• Twenty-three layoffs at the Department of Taxation, which also plans to close its Henderson office. The department’s Marijuana Regulation Division will also keep 10 positions vacant, including auditors and inspectors, in a move that’s expected to save $4.2 million. It also plans to cut public service announcement costs by $15,000.
  • One position eliminated at the Tahoe Regional Planning Agency dedicated to aquatic invasive species
  • Twenty-one positions eliminated at the Department of Parole and Probation, as part of a $10.1 million cut that will also affect the “Going Home Prepared” program that helps prisoners convicted of serious crimes and given long prison sentences get ready for their release. The cuts also include state aid for the costs of house arrest and other programs

In total, agencies reported 32 layoffs and 80 position eliminations, though not all divisions and departments reported expected position reductions in the same way. Sisolak previously announced that his office expected to limit layoffs to around 50 state employees, while keeping in place a statewide hiring freeze.

Some of the planned division cuts will have an outsized effect on the ability of state programs to function. A planned $413,000 cut to the state’s new Department of Indigent Defense Services Public Defender office, which provides legal assistance to people who can’t afford an attorney in rural areas, would leave the agency unable to conduct post-conviction relief efforts for its clients.

The agency is required under state law to perform those duties, and if the funds to do so are exhausted, a process exists in state law to backfill the funds.

Another major budget cut area will be in state programs that help fight wildfires. The planned cuts include a $524,000 reduction for the Division of Forestry — including holding 13 positions vacant, 11 of which are seasonal, as well as reductions in operating and equipment costs.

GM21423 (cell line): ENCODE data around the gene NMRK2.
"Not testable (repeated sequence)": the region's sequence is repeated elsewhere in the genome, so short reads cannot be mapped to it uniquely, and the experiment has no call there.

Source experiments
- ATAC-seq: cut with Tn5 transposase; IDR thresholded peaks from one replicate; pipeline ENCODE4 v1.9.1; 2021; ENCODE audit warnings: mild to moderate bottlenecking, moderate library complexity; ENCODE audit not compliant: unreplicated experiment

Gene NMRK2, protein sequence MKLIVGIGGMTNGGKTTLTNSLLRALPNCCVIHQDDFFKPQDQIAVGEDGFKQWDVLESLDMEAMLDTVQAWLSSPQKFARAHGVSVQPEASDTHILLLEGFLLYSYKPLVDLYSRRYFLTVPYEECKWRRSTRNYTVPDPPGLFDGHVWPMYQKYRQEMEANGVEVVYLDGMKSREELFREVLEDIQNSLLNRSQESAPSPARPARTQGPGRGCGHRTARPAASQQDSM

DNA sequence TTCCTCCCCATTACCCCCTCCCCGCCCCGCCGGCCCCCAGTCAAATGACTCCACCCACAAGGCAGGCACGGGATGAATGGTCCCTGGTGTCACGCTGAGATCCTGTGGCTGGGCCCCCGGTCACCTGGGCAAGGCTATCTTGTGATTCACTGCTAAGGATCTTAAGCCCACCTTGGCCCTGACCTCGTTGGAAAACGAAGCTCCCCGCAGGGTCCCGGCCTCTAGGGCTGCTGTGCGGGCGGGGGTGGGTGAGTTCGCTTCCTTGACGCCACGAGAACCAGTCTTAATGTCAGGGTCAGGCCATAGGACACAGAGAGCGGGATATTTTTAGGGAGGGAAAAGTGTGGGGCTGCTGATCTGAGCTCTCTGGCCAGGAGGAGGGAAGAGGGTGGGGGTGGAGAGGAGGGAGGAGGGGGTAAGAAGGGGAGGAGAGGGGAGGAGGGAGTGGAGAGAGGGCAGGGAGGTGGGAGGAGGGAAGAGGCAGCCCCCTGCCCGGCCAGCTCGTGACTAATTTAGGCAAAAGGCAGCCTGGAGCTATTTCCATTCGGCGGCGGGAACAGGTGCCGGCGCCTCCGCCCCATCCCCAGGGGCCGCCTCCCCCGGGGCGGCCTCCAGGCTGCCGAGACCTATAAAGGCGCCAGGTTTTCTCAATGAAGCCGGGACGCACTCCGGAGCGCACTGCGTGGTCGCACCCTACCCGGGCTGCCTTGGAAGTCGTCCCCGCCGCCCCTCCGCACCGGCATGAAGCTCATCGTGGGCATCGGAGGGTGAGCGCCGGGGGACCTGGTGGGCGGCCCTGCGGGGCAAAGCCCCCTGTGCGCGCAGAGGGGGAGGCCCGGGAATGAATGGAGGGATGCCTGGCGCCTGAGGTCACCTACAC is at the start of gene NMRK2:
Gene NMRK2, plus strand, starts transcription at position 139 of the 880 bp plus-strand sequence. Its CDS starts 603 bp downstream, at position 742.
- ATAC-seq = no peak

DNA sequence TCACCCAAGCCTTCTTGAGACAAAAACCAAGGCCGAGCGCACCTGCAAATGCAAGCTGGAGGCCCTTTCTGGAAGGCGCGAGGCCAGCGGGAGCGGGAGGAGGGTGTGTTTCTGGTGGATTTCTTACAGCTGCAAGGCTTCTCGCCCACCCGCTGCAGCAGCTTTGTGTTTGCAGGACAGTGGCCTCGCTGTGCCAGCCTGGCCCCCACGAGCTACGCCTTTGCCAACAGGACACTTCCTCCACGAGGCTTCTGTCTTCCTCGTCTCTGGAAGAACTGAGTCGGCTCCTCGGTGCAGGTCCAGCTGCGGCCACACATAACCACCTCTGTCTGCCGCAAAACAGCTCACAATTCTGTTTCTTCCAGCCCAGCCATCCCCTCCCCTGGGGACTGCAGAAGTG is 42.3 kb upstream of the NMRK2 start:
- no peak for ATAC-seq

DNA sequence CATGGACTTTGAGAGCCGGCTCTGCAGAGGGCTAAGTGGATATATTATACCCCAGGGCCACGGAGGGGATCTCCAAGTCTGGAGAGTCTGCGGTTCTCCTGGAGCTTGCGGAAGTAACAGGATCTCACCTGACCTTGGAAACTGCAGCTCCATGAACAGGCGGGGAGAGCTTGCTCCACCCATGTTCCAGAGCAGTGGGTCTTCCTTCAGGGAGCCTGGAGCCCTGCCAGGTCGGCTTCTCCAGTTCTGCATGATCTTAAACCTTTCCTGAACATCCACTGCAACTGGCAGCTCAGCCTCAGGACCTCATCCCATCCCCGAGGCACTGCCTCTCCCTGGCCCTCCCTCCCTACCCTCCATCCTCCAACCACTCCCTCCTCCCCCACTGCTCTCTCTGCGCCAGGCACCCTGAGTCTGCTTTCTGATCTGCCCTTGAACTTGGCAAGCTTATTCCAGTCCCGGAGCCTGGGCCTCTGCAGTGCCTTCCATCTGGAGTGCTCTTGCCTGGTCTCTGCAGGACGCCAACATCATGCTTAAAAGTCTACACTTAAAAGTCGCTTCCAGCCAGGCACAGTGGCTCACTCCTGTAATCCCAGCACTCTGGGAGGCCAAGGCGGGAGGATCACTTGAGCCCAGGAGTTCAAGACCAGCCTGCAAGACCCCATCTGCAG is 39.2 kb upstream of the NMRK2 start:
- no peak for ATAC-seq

The division's fire suppression subdivision is also facing a $1.2 million cut, which reduces funding on replacement wildland firefighting equipment and other supplies. The division said the cuts would not compromise safety because it will use reserves for equipment purchases.

The proposal also calls for:

  • $3.1 million in reductions within the Secretary of State’s office, including leaving positions vacant, cutting spending for a team implementing Automatic Voter Registration and reducing the costs of elections
  • $100,000 cut from Holocaust education
  • $735,000 cut from a $5 million budget for Graduate Medical Education, which supports residencies and doctor training programs
  • $2 million, or the entire 2021 budget, cut from the Workforce Innovations for a New Nevada account run by the Governor’s Office of Economic Development. The program sought to fund training programs to prepare Nevadans to take jobs with innovative companies moving to the state.

Updated at 10:28 a.m. on Thursday, July 9, 2020, to reflect that the state Taxicab Authority will not be eliminating 15 positions as part of the proposed budget cuts. Those positions were eliminated during the 2019 legislative session. Updated again at 4:07 p.m. to change an error regarding positions within the Department of Administration being frozen, not eliminated.